In the southern Italian region of Basilicata, home to the Val d'Agri Oil Centre known as COVA, hydrocarbon processing has undergone a radical digital transformation. COVA boasts one of the world's first fully digitized hydrocarbon plants, but why? Two primary reasons: infrastructure and information. Val d'Agri has the largest onshore hydrocarbon deposit in mainland Europe. The site is expansive and highly advanced, and the plant features a sophisticated sensor system built to capture massive amounts of data. Maintenance checks, equipment monitoring, inspections and measurements are tracked in a fully integrated digital system designed to prevent corrosion and ensure cleaner, more sustainable natural gas processing.

Learn more at Eniday: Energy Is A Good Story

For a president gearing up for a fierce re-election fight next year, President Trump has a lot to worry about. Democrats are now taking more of the US political spotlight. The latest opinion polls don't look good for him. There are signs that the strong US economy, Trump's top selling point, may begin to wobble.

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Chinese Pigs – Beyond a trade war with the US and unrest in Hong Kong, now Chinese officials are wrestling with an even more basic political problem. Pork is the favorite meat for many of China's 1.4 billion people, and some analysts treat pork consumption as an important indicator of the financial well-being of China's middle class. A serious outbreak of African Swine Flu is expected to push pork prices 70 percent higher over the second half of this year, which will hit ordinary Chinese pockets hard. By some estimates, half of China pigs have been culled, but there are also reports that some farmers have avoided the expense of slaughtering infected pigs, raising fears that the disease will continue to spread. The central government takes this problem seriously enough to call on local officials to boost large-scale hog farming. So far, China's "Year of the Pig" is just not going well.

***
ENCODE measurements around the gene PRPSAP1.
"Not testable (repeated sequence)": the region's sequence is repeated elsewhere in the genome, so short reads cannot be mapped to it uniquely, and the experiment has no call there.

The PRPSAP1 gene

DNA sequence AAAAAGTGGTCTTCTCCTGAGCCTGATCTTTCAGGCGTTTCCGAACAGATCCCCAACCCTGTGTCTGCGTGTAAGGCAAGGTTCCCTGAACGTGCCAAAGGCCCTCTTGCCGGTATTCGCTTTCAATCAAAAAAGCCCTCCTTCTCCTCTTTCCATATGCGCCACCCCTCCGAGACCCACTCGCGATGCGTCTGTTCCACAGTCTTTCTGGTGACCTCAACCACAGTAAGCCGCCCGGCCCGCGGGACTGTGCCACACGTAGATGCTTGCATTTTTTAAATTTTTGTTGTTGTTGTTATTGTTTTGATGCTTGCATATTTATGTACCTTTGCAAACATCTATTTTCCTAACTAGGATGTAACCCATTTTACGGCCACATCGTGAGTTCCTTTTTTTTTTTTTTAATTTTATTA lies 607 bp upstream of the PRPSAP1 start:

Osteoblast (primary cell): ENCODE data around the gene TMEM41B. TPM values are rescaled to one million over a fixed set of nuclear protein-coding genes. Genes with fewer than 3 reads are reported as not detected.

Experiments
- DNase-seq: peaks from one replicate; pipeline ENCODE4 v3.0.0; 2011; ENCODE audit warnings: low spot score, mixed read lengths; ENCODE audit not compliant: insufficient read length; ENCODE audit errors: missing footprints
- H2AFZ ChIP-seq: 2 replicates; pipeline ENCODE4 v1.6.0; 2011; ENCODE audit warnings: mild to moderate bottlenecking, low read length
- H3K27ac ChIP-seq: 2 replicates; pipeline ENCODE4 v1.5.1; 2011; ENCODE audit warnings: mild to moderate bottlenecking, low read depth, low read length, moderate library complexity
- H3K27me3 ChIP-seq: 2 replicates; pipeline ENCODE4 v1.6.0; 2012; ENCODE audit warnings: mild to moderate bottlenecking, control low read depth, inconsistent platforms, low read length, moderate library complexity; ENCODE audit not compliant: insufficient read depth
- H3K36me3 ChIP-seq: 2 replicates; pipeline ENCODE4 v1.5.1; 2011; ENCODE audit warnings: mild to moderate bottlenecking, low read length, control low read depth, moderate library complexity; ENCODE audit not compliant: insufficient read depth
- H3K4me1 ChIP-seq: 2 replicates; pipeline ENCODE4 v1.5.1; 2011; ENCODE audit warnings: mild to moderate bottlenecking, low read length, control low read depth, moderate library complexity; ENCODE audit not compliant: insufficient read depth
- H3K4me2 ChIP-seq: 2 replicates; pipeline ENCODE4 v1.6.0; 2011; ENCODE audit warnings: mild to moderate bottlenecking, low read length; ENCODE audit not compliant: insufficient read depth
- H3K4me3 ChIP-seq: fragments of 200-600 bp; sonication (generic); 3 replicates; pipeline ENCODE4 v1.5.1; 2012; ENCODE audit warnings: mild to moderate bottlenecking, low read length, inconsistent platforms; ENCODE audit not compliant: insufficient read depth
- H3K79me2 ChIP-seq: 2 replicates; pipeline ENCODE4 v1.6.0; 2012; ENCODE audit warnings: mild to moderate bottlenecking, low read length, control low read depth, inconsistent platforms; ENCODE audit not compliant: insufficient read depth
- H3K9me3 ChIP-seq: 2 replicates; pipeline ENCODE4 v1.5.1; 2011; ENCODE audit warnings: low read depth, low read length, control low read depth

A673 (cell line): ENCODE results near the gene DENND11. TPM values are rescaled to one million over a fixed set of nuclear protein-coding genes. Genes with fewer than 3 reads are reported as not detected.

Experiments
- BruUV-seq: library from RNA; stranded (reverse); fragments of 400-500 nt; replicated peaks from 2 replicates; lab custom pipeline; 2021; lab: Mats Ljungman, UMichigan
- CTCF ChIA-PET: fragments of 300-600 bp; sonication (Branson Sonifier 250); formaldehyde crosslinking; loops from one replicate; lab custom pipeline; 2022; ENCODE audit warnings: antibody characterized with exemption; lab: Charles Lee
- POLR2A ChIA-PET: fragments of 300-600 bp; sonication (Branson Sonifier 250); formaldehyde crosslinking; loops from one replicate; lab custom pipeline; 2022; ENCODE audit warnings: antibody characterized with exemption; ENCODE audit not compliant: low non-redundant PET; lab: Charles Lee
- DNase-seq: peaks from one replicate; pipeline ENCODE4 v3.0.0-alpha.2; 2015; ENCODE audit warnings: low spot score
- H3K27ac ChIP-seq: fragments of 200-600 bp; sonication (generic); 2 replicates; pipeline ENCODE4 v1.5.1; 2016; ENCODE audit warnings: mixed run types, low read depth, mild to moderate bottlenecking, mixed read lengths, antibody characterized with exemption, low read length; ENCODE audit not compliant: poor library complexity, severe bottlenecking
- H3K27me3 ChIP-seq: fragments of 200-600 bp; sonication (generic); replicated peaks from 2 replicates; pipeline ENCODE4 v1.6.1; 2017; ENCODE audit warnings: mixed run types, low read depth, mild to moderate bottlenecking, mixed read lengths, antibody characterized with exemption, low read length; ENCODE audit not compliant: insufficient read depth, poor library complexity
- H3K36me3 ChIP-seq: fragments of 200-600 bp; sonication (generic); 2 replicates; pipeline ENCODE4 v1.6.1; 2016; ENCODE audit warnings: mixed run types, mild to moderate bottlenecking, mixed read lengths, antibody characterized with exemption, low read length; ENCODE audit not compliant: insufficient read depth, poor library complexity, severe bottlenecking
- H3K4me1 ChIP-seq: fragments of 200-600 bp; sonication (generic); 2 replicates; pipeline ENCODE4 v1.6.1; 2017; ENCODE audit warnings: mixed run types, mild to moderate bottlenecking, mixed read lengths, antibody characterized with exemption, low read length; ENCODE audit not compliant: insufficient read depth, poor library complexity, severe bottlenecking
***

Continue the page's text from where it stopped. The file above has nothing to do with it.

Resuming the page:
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Buy or sell: The iPhone

I'll make both arguments. First, buy. The new iPhone 11 didn't blow people's mind. But it's a pretty good phone. But what is most impressive is they lowered the prices on many of their phones and they offer a really good trade ins. So you can take your old iPhone, trade it in, get a discount on a new one. It's a pretty good deal. On the other hand, if the question is more: Is the iPhone still the unadulterated leader in innovation? Maybe not. The event was not quite as transformative as some of these events have been.

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1.2 million: Surging jihadist terrorism in Burkina Faso has pushed the country to the brink of humanitarian crisis, as attacks displace people from their homes and destroy critical infrastructure and hospitals. According to the International Committee of the Red Cross, 1.2 million Burkinabe are threatened with famine and malnutrition, and access to healthcare has dwindled. Experts say the violence is a spillover from the scourge of jihadism in neighboring Mali.